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Don't Believe the Hype

Jonathan Franzen's How to Be Alone

Don't believe the hype. That's my motto when choosing authors to read.

If a book made Oprah's book club, don't read it. If it's featured on the Today Show, don't read it. I don't care about authors being backed by a big-money marketing campaign.

Is this a good policy? Most of the time. Am I missing out on some brilliant writers? Maybe. Usually it's a let-down to read writers who are over-hyped in the literary world. It's like dating someone who's too good to be true, and then finding out they're a child molester or they sacrifice kittens to Satan.

Should I read The Corrections by Jonathan Franzen, the book so hyped in literary circles, nemesis of of Oprah's book of the month club? I usually wouldn't bother, but I'll read it now. In fact I plan on going to the library and reading all Franzen's writings. I've been converted. The culprit was his latest book of essays, How to Be Alone, which switched me from being a nay-sayer to becoming a fan of this author well-deserving of praise.

How to Be Alone is comprised of 14 essays written between 1994 and 2001.

In "Sifting the Ashes," Franzen writes, "I took up smoking as a student in Germany in the dark years of the early eighties. Reagan had recently made his 'evil empire' speech, and Jonathan Schell was publishing The Fate of the Earth. The word in Berlin was that if you woke up to an undestroyed world on Saturday morning you were safe for another week. Since I rated my chances of surviving the decade at 50/50, the additional risk posed by smoking seemed negligible. Indeed, there was something invitingly apocalyptic about cigarettes."

Yeah, I remember the 80s, Reagan, nuclear-war threats and the decade of snotty punk rock. I remember feeling there was no way I'd make it to 30, so fuck it all.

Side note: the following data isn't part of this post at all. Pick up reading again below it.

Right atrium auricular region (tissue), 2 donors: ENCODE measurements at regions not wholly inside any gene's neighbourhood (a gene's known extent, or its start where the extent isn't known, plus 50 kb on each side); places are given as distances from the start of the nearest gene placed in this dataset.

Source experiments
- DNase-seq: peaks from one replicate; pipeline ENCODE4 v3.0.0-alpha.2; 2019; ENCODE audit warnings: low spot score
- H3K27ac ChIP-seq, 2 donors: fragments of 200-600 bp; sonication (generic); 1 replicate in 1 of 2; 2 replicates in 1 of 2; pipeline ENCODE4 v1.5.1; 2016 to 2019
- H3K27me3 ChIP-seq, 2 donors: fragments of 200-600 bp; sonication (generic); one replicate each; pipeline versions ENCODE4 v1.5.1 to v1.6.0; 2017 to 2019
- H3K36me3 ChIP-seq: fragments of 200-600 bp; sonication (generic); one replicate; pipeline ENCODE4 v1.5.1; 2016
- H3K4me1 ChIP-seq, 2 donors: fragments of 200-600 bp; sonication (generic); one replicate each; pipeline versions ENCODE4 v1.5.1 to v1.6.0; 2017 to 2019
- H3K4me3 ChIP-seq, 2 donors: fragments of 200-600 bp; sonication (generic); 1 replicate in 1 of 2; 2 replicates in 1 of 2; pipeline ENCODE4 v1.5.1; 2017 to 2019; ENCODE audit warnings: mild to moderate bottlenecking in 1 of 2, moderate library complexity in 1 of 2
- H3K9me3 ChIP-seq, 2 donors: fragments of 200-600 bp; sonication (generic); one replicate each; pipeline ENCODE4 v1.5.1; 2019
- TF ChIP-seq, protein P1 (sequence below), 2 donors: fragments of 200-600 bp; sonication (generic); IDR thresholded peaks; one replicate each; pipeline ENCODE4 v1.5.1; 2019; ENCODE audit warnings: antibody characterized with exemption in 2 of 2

Franzen pulled on my heart strings with this essay because I remember feeling the world was going up in flames soon, so I'd better snort some crank and stage-dive at the show. Now that we're all still here, beaten bodied, cigarette smokers and addicted to other substances, what do we do? This is the question (and lack of a good answer) that Franzen addresses, as well as all the shit the tobacco companies have done over the years.

Franzen intends this collection to "record his movement away from an angry and frightened isolation toward an acceptance -- even a celebration -- of being a reader and a writer. Not that there's plenty to be mad and angry about."

I agree a little too much with his observations and rants in his other essays, regarding technology, society, culture, etc. ... do all of us authors really sit in the back of cafés, smoking our cigarettes, and writhe with general dissatisfaction?

I highly recommend this book. Ask me in a few months about his novels after I've had a chance to read them.

How to Be Alone
By Jonathan Franzen
Farrar Straus & Giroux; ISBN: 0374173273
Hardcover: 245 pages (October 2002)